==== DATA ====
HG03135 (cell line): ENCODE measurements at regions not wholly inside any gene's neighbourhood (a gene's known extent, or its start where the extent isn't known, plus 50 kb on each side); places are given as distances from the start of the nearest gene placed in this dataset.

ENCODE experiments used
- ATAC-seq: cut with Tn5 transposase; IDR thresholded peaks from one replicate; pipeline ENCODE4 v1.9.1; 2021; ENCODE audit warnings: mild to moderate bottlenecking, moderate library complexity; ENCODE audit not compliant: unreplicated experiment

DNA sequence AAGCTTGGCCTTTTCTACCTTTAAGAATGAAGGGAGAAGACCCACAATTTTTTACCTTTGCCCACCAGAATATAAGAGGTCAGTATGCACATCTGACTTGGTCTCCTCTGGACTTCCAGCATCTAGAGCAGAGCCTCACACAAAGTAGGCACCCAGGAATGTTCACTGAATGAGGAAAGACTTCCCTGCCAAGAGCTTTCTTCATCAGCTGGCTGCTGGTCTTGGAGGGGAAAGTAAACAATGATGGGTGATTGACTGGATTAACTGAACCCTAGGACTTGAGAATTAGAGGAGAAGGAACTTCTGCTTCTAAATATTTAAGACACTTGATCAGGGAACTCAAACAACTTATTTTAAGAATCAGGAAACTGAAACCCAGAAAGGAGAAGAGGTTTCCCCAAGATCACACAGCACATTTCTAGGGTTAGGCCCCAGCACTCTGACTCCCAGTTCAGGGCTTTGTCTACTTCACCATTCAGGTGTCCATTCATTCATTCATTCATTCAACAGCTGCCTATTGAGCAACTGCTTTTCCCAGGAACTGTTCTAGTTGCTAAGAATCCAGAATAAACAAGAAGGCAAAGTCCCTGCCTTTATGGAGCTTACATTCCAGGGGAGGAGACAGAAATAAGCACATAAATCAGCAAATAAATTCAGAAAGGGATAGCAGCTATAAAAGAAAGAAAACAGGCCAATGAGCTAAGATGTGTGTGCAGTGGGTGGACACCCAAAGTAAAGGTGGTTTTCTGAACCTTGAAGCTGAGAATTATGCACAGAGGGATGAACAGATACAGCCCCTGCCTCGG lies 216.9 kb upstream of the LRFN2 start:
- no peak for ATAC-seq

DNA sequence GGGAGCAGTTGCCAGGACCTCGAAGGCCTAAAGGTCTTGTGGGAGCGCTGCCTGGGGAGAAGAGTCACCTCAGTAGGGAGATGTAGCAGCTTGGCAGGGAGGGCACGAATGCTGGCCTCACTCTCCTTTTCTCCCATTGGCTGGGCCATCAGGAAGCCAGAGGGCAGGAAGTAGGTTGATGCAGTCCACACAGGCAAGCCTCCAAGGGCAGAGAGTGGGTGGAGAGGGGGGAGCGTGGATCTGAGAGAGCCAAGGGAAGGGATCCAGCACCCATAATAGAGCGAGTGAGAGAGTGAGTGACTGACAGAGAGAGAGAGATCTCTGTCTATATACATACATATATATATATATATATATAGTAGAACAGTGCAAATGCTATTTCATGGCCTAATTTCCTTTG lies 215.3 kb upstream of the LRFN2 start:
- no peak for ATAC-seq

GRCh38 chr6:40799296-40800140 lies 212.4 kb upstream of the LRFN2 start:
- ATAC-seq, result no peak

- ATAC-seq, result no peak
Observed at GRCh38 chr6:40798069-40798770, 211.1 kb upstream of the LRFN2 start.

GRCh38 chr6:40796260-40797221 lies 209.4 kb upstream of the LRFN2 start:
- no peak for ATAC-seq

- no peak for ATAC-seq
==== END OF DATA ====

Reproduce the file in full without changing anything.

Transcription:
HG03135 (cell line): ENCODE measurements at regions not wholly inside any gene's neighbourhood (a gene's known extent, or its start where the extent isn't known, plus 50 kb on each side); places are given as distances from the start of the nearest gene placed in this dataset.

ENCODE experiments used
- ATAC-seq: cut with Tn5 transposase; IDR thresholded peaks from one replicate; pipeline ENCODE4 v1.9.1; 2021; ENCODE audit warnings: mild to moderate bottlenecking, moderate library complexity; ENCODE audit not compliant: unreplicated experiment

DNA sequence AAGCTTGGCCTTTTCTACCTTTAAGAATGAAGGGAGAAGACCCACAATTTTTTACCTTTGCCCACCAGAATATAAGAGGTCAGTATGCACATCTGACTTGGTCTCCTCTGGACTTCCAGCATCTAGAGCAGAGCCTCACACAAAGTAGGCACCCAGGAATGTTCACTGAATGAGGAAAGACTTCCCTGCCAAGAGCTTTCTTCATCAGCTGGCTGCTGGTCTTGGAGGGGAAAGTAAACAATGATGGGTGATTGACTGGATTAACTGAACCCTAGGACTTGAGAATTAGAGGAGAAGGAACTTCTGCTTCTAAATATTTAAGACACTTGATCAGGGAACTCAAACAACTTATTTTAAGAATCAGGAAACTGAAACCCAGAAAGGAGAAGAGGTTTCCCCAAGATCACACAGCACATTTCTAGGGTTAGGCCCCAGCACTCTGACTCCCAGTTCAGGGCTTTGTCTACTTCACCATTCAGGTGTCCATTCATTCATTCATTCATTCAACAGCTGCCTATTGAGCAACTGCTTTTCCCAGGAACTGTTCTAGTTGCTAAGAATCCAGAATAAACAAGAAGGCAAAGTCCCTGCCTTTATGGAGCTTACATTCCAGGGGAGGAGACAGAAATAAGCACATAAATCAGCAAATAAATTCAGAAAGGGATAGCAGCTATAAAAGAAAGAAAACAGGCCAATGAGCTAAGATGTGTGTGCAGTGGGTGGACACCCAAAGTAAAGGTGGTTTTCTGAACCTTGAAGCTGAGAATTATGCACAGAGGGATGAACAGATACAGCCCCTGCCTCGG lies 216.9 kb upstream of the LRFN2 start:
- no peak for ATAC-seq

DNA sequence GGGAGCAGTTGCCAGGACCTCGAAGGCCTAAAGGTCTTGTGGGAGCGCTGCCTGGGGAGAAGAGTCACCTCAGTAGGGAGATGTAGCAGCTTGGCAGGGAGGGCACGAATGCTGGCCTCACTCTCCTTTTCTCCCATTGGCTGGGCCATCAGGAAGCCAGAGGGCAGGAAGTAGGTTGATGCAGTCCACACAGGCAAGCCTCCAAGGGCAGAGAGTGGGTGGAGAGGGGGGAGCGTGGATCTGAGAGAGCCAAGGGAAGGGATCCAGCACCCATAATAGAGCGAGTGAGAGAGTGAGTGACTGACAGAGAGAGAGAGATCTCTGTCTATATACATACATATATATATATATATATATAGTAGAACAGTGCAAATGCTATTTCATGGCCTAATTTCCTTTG lies 215.3 kb upstream of the LRFN2 start:
- no peak for ATAC-seq

GRCh38 chr6:40799296-40800140 lies 212.4 kb upstream of the LRFN2 start:
- ATAC-seq, result no peak

- ATAC-seq, result no peak
Observed at GRCh38 chr6:40798069-40798770, 211.1 kb upstream of the LRFN2 start.

GRCh38 chr6:40796260-40797221 lies 209.4 kb upstream of the LRFN2 start:
- no peak for ATAC-seq

- no peak for ATAC-seq